Ears that Hear

I’d love to say that 2018 came in on a pleasant note. Well, it did, actually, since we were happily invited again to share in good friends’ New Year’s Day Fondue tradition. A table full of good food, surrounded by good people. Yes, that was, indeed, a most pleasant start to the year.

But the next day! From then until today both Husband and I have fought with sleep-depriving head colds which downgraded, or upgraded as you might see it, into sinus infections. I’m pretty sure that’s not medically accurate, but however it happened, here it is. For me, the roller coaster ride (Up: Feeling better today! Down: Where did that energy go?) has continued,  until it has now resulted in ear-blockage and hearing loss — temporary, I am sure. But annoying; so annoying. And debilitating, more than I would have thought.

So, it got me thinking about hearing. What a wonderful, beautiful, advantage it is to be able to hear clearly. I know those with hearing loss develop other skills to compensate, but I doubt anyone would disagree that hearing loss is just that. A loss.

pexels-photo-568020.jpegWe were designed to be able to hear.

Jesus said, “Whoever has ears to hear, let them hear” (Matt 11:15)

He obviously wasn’t talking about physical hearing here, but spiritual hearing. We have spiritual ears! That can hear!

Hear what, Jesus? The scriptures mention a few things in that regard, but all related. His voice (John 10:27), what the Spirit says to the churches (Revelation 2:29), the Word (Matthew 13:20).

Apparently, it is possible to have ears that don’t hear these things.

In Jesus’ earth walk, he used his spiritual ears a lot. Perhaps every day. It is written that before the Cross Jesus said to his Father, “I have given them the words which you gave me” (John 17:8).

Imagine being able to hear like that! Jesus said we could, that his sheep do hear him, and don’t follow another voice. But I suspect most of us aren’t always sure we are hearing, at least not in our regular, day to day, get the work done lives. We heard his call, “Come to Me,” at the very beginning of our walk. And we acted on it. But now? In the nitty gritty of life’s choices? How often do we have to ask a friend what we should do? Or doubt what we feel we should do, or what we think we hear.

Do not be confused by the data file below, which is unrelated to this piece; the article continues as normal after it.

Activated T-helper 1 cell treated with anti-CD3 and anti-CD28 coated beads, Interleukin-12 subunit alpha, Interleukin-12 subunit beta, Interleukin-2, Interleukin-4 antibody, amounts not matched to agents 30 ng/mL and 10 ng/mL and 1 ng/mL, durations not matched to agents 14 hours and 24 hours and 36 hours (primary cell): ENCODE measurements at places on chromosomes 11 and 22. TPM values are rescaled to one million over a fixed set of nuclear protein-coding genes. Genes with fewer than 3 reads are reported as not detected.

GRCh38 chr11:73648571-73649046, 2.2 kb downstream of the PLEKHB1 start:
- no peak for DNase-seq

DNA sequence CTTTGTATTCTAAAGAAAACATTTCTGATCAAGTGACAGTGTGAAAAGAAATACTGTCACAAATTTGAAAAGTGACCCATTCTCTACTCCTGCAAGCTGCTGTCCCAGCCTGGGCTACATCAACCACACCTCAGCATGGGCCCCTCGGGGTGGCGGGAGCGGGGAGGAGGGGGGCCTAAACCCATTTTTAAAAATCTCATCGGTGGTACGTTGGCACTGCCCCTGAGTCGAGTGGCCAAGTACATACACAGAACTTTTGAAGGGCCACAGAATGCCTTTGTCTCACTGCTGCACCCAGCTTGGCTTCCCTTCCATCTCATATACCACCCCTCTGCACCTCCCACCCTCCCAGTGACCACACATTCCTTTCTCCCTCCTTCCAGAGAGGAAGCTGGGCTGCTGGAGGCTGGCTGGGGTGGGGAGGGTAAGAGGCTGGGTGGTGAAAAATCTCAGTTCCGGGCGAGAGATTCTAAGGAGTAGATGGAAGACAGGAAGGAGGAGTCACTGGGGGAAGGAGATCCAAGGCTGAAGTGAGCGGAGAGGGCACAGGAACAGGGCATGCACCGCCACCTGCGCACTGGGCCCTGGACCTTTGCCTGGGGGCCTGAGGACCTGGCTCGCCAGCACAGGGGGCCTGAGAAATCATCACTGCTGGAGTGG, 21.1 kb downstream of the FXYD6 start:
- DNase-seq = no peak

Is that you, Jesus, or me?” If we think of him at all.

Seeking the wise counsel of respected others is a good idea. In fact, pretty much always if we are in doubt. But we are supposed to be able to hear the wise counsel of God when we ask for it. (James 1:5)

If I am supposed to have something of value, I want it. A job, a raise. You do, too, right? Maybe not enough to fight for it, but we want it. But what if we need it, and we know we need it? Well, that moves the wanting to a different level.

I could keep you here with quite a few stories — some of them very weird — of when I have heard and acted on some seemingly strange directions. And it was the best direction for the moment. I can also tell you stories about when I heard and talked myself out of acting. You might not believe them. And they are for another day.

But, looking back, as I do every New Year, and looking forward, as is inevitable, here’s what I know: Right now, at my somewhat (and thankfully!) advanced age, I still need to hear, maybe more than ever. And I need to trust Jesus enough to expect that I will.

Our expectation is a big part of our developing a hearing lifestyle.  While expectation can be lost, it can also be restored.

It’s worth investigating, friends.